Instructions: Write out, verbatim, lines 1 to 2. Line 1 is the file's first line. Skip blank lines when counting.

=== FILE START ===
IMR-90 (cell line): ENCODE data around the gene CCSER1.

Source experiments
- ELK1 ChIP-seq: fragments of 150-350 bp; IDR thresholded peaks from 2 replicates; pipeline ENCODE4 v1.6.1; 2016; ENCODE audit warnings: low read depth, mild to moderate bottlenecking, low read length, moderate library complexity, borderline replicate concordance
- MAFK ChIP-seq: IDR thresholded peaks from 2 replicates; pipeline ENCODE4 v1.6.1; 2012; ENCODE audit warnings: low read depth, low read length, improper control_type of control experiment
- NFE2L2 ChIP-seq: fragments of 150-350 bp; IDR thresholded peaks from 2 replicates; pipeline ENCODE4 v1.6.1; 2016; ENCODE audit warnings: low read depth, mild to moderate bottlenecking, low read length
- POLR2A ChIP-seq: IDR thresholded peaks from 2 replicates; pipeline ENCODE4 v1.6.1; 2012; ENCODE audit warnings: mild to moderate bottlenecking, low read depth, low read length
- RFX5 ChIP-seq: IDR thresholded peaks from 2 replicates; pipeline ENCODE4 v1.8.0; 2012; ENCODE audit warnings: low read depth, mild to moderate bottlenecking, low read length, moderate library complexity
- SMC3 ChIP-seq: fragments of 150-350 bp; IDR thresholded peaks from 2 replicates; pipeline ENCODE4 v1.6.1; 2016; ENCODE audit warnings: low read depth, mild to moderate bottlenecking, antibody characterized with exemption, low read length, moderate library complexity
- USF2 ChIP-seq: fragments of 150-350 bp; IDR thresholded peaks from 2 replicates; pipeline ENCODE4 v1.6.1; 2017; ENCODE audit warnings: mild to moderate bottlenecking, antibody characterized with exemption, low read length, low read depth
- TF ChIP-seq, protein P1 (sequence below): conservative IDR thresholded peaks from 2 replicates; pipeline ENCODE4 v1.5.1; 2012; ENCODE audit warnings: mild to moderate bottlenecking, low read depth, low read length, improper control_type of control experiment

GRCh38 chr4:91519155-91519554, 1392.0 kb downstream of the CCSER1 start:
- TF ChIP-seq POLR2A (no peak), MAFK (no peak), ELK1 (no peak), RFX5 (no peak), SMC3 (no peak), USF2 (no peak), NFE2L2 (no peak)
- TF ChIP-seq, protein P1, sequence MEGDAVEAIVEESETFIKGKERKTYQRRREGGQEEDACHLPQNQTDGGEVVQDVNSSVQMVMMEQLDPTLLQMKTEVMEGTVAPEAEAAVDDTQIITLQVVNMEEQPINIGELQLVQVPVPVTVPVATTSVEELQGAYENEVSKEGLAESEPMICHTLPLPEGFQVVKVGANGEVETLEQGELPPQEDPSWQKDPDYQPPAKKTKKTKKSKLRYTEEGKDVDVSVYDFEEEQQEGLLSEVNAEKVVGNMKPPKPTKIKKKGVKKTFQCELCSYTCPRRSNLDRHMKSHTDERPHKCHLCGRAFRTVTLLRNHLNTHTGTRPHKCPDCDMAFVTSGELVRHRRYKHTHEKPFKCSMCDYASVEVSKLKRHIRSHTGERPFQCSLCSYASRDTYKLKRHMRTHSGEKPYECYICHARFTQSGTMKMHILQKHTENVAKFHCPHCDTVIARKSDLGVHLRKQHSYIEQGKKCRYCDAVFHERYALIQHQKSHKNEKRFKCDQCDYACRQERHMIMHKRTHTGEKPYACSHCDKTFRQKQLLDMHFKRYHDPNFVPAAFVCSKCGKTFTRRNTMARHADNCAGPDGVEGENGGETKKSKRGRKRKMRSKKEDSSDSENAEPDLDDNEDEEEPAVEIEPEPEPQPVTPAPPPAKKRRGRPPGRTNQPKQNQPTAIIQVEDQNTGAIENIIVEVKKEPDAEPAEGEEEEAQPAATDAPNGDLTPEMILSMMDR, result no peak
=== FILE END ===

IMR-90 (cell line): ENCODE data around the gene CCSER1.

Source experiments